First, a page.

H. Lu, A.K. Yefremov, C.D. Bookwalter, E.B. Kremestsova, J.W. Driver, K. Trybus, M.R. Diehl "Cooperative dynamics of elastically-coupled myosinV motors" Journal of Biological Chemistry 287, 27253-27761 (2012)

D.K Jamison, J. Driver, M.R. Diehl "Cooperative responses of multiple kinesins to variable and constant loads" Journal of Biological Chemistry 287, 3357-3365 (2012)

D.K Jamison, J. Driver, M.R. Diehl “Cooperative responses of multiple kinesins to variable and constant loads” – Journal of Biological Chemistry 287, 3357-3365 (2012).

D.W. Driver, A.R. Rogers, D.K. Jamison, R.K. Das., A.B. Kolomeisky, M.R. Diehl “Coupling between Motor Proteins Determines Dynamic Behaviors of Motor Protein Assemblies” Physical Chemistry Chemical Physics 12, 10398 (2010)

A.K. Efremov, A. Radhakrishan, D. Tsao, C.S. Bookwalter, K.M. Trybus, M.R. Diehl “Delineating cooperative responses of processive motors in living cells” accepted to PNAS (2013)

K. Uppulary, A.K. Efremov, J.W. Driver, D.K. Jamison, M.R. Diehl, A.B. Kolomeisky "How the interplay between mechanical strain and non-mechanical interactions affect multiple kinesin dynamics" Journal of Physical Chemistry B 116, 8846-8855 (2012)

K.I. McConnell, R.M. Schweller, M.R. Diehl, J. Suh. “Live-cell microarray surface coatings supporting reverse transduction by adeno-associated viruses” BioTechniques 51, 255-258 (2011)

D.S. Tsao, M.R. Diehl. “Molecular motors: myosins move ahead of the pack” Nature Nanotechnology 9, 9-10 (2014).

D.Y. Duose, R.M. Schweller, W.N. Hittelman, M.R. Diehl “Multiplexed and Reiterative Fluorescent Labeling via DNA Circuitry” Bioconjugate Chemistry 21, 2327-2331 (2010).

R.S. Schweller, J. Zimak, D.Y. Duose, W.N. Hittelman, M.R. Diehl. "Multiplexed in situ immunofluorescence via dynamic DNA complexes" Angewandte Chemie 51, 9292-9296 (2012)

A. R. Rogers, J. Driver, P.E. Constantinou, M.R. Diehl "Negative Interference Dominates Collective Transport of Kinesin Motors in the Absence of Load" PCCP 11, 4882 (2009)

J.W. Driver, D.K. Jamison, A.R. Rogers, K. Uppulury, A.B. Kolomeisky,  M.R. Diehl “Productive cooperation among processive motors depends on their mechanochemical efficiencies” Biophysical Journal 101, 386 (2011)

J. Zimak, R.S. Schweller, W.N. Hittelman, M.R. Diehl "Programming in situ immunofluorescence intensities through interchangeable reactions of dynamic DNA complexes" ChemBioChem, Dec 21;13(18):2722-8.

D.K. Jamison, J.D. Driver, M.R. Diehl “Structure-function analyses of single, multiple motor complexes” invited and in preparation for special issue in Methods in Enzymology (October 2013).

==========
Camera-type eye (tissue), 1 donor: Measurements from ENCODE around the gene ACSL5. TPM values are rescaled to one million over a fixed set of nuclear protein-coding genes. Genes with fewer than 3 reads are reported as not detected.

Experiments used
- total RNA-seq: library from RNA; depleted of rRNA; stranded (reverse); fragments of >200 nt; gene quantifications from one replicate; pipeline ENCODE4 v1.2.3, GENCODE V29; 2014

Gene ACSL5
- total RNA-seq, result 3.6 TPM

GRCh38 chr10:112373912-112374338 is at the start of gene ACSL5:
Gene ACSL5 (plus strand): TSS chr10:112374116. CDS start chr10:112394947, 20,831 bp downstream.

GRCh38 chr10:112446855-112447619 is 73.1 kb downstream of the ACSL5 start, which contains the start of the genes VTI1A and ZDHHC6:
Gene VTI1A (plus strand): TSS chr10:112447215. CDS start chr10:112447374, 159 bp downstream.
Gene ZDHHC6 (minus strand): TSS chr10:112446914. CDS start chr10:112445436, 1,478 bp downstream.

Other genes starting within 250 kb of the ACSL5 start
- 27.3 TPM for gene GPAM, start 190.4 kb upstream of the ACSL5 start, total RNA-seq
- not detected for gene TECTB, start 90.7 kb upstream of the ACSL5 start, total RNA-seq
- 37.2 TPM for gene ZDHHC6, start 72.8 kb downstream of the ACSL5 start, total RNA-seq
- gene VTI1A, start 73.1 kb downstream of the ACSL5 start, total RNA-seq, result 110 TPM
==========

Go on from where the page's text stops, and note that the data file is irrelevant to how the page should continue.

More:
D.K. Jamison, J.W. Driver, A.R. Rogers, P.E. Constantinou, M.R. Diehl “Two Kinesins Transport Cargo Primarily via the Action of One: Implications for Intracellular Transport,” Biophysical Journal 99, 2967-2977 (2010).

K. Uppulary, J.W. Driver, M.R. Diehl, A.B. Kolomeisky “Analysis of cooperative responses of multiple kinesin motors to structural and chemical factors” Journal of Cellular and Molecular Bioengineering: Special issue on biomolecular motors and motor assemblies, 6, 38-47 (2013).

M.R. Diehl “Templating a molecular tug-of-war” Science 338, 626-623 (2012)

M.R. Diehl*, K. Zhang, H.J. Lee, D.A. Tirrell Engineering Cooperativity in Biomotor-Protein Assemblies.  Science, 311 2006: 1468

K. Zhang, M.R. Diehl, D.A. Tirrell Artificial Polypeptide Scaffold for Protein Immobilization.  J. Am. Chem. Soc., 127 2005: 10136

M.R. Diehl, D.W. Steuerman, H-R. Tseng, S.A. Vignon, A. Star, P.C. Celestre, J.F. Stoddart, J.R. Heath Single-Walled Carbon Nanotube-Based Molecular Switch Tunnel Junctions.  Chem. Phys. Chem., 4 2003: 1335

M.R. Diehl, S. Yaliraki, R. Beckman, M. Barahona, J.R. Heath Self-Assembled, Deterministic Carbon Nanotube Wiring Networks.  Angew. Chem. Int. Ed., 41 2002: 353

M.R. Diehl, J.-Y.Yu, J.R. Heath, G.A. Held, H. Doyle, S. Sun, C.B. Murray Crystalline, Shape, and Surface Anisotropy in Two Crystal Morphologies of Superparamagnetic Cobalt Nanoparticles by Ferromagnetic Resonance.  J. Phys. Chem. B., 105 2001: 7913

Michael R. Diehl
Diehl Lab

  • B.S. Chemistry (1997) The College of New Jersey
  • Ph.D. Chemistry (2002) University of California
  • Beckman Senior Research Fellow (2002-2005) California Institute of Technology
  • Department of Chemistry
  • Intracellular Transport, Biomolecular Imaging, Supramolecular Biophysics, Biomaterials, Protein and Molecular Bioengineering
Email: diehl@rice.edu
Phone: 713-348-4568
Office: BioScience Res Collaborative, 515